The source said police on Sunday would expand the permitted area to protest outside the Prime Minister’s Residence’s, so as to allow demonstrators to socially distance. Police were also expected to call on demonstrators to maintain groups of no more than 20 people.
Netanyahu and his supporters have claimed the protests are a major vector of infections, though health officials have said no cases have been traced back to the rallies so far.
Besides the new measures regarding movement and gatherings, the lockdown also includes far-reaching restrictions on business activity, including limiting restaurants and other eateries to offering delivery.
On Sunday, police hit the Nisso Cafe in Jaffa with an NIS 5,000 fine for serving some 50 patrons in defiance of the lockdown.
Yoni Salomon, the cafe’s owner, said he had “no choice” but to open.
“There’s no logic to this lockdown,” he told the Kan public broadcaster. “When you got here you saw the whole place was full. People voted with their feet.”
Solomon added: “We won’t allow anyone to take our basic rights of liberty, work and livelihood… I’m ready to absorb the fine.”
He also dismissed concerns that in-person dining could be a source of transmission as “bullshit,” saying rising infections weren’t linked to restaurants and cafes.
According to the Ynet news site, other eateries are planning to defy the ban on offering storefront takeout.
“I can understand why seating at the restaurant isn’t allowed, but not to allow takeaway is an injustice. It took us a while to get up from the first wave and again they’re imposing restrictions without logic,” an unnamed restaurant owner was quoted saying, referring to the initial lockdown earlier this year.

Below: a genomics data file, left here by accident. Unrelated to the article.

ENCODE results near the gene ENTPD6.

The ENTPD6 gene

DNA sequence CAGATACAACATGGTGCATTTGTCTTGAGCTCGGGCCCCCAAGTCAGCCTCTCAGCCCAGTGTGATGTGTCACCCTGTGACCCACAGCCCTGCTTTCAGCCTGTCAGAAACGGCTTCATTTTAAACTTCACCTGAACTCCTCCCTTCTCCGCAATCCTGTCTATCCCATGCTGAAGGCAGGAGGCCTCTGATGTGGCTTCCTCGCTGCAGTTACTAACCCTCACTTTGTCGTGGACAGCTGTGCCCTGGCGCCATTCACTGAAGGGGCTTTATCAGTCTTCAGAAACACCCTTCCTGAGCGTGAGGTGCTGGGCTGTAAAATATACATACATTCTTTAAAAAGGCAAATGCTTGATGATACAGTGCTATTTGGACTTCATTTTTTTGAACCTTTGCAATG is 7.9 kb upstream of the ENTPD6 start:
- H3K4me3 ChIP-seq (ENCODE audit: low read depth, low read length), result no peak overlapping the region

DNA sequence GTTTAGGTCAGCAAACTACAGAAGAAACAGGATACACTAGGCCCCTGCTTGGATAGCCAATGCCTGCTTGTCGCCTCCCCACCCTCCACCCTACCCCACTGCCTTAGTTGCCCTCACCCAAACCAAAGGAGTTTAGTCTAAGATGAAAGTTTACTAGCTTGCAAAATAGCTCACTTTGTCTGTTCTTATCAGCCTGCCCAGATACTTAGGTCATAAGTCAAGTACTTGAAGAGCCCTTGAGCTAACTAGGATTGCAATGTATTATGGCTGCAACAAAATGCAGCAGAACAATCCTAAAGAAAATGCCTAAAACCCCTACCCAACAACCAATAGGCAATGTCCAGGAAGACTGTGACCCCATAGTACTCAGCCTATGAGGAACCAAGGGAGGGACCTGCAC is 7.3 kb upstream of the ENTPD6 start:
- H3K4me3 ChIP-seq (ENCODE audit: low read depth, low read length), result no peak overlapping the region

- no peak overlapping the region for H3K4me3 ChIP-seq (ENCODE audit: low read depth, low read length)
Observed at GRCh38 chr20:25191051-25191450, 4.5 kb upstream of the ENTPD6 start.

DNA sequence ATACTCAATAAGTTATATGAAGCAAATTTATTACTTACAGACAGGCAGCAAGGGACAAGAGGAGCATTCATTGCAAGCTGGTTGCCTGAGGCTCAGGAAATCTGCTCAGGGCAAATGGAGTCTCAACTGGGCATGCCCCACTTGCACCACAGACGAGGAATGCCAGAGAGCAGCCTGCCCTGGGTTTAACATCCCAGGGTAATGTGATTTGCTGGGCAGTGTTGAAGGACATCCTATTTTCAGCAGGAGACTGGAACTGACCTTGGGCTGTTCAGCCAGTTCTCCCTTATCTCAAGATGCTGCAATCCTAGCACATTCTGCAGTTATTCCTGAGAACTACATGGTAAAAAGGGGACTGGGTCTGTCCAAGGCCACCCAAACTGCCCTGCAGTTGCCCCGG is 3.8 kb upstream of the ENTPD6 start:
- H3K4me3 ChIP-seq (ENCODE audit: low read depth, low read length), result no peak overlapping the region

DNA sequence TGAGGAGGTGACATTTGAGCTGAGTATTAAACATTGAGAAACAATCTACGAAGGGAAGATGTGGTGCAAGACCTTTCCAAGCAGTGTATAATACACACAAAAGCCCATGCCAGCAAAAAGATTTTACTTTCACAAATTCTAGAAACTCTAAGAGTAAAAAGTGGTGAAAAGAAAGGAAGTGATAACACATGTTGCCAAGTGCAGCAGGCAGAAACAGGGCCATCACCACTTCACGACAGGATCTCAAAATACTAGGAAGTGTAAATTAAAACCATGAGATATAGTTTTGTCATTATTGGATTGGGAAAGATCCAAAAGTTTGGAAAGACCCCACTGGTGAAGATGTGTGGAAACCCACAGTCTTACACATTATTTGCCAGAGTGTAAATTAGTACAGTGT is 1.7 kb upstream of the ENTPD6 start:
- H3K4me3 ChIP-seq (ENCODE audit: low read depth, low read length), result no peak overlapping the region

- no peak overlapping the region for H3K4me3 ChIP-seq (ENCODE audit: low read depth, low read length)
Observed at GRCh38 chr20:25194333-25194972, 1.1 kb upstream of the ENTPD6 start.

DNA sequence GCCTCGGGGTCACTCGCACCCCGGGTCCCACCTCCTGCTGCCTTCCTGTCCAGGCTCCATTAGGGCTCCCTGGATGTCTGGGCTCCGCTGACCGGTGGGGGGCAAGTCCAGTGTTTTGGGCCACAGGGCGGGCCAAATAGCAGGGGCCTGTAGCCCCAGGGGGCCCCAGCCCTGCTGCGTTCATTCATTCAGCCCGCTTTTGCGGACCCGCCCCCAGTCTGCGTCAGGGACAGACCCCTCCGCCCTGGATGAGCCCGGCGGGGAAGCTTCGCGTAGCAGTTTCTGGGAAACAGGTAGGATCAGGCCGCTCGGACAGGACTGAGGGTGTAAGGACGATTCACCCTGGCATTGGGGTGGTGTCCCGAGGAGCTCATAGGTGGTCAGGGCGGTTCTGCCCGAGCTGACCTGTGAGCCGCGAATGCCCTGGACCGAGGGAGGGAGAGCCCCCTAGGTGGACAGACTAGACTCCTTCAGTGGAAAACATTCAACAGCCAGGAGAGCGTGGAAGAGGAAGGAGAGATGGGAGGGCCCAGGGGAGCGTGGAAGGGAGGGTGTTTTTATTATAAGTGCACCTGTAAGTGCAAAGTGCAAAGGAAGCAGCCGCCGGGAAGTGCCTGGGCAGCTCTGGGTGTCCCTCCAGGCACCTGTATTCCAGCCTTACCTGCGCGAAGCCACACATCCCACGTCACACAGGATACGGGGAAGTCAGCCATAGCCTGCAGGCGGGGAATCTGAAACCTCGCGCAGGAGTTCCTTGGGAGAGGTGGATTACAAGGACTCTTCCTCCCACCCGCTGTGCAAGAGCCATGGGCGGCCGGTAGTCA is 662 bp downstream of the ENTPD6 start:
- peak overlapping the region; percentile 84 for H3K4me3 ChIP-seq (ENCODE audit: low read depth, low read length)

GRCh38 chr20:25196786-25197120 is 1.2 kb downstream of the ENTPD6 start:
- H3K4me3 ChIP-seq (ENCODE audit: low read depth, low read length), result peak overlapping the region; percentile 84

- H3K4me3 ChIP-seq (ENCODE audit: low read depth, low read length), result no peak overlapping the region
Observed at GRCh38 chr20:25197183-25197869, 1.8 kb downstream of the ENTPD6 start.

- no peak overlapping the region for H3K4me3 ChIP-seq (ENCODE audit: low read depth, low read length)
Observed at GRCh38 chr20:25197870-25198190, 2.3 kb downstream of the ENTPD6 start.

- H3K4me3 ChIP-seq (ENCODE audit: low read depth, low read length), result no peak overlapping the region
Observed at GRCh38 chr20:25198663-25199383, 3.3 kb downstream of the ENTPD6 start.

בית הקפה “ניסו” בשוק הפשפשים ביפו פתח כרגיל ואיפשר ללקוחות לשבת בשטח המקום, זאת בניגוד להנחיות המאפשרות ביצוע משלוחים בלבד. סיירים של הפיקוח העירוני הזמינו את המשטרה שפינתה את ההתקהלות והסועדים@daniel_elazar pic.twitter.com/b8VLuCFXwD
— כאן חדשות (@kann_news) September 20, 2020
The news site also said restaurants and cafes were taking advantage of being licensed as bakeries or stores that sell food to offer takeout, as the ban only applies to establishments listed as restaurants.
Earlier Sunday, police said they had handed out 2,802 fines over the past day for various infractions of the lockdown rules and other coronavirus regulations, the vast majority of them to people who ventured out over a kilometer from their homes without valid reason.
Police have said “the public has so far largely adhered to restrictions that came into effect Friday afternoon, in the government’s latest effort to curb the surging pandemic”.
The closure will remain in effect for at least three weeks. Israel, which has one of the highest daily infection rates per capita in the world, became the first developed country to order a second lockdown to fight the pandemic.
Meanwhile, the Health Ministry reported three new coronavirus deaths since Saturday afternoon, with the national toll now at 1,229. It said Saturday saw 3,406 cases diagnosed — a drop from previous days, but one that was attributable to less testing over the Rosh Hashanah holiday. Positive rates remained high, with 8.9 percent of tests returning positive out of 38,110 conducted.
As of Sunday, Israel had confirmed a total of 185,490 “cases” since the start of the pandemic, of which 50,749 were active. Of those active “cases”, 607 were in serious condition (153 of them on ventilators) and 257 were in moderate condition. The rest had mild or no symptoms.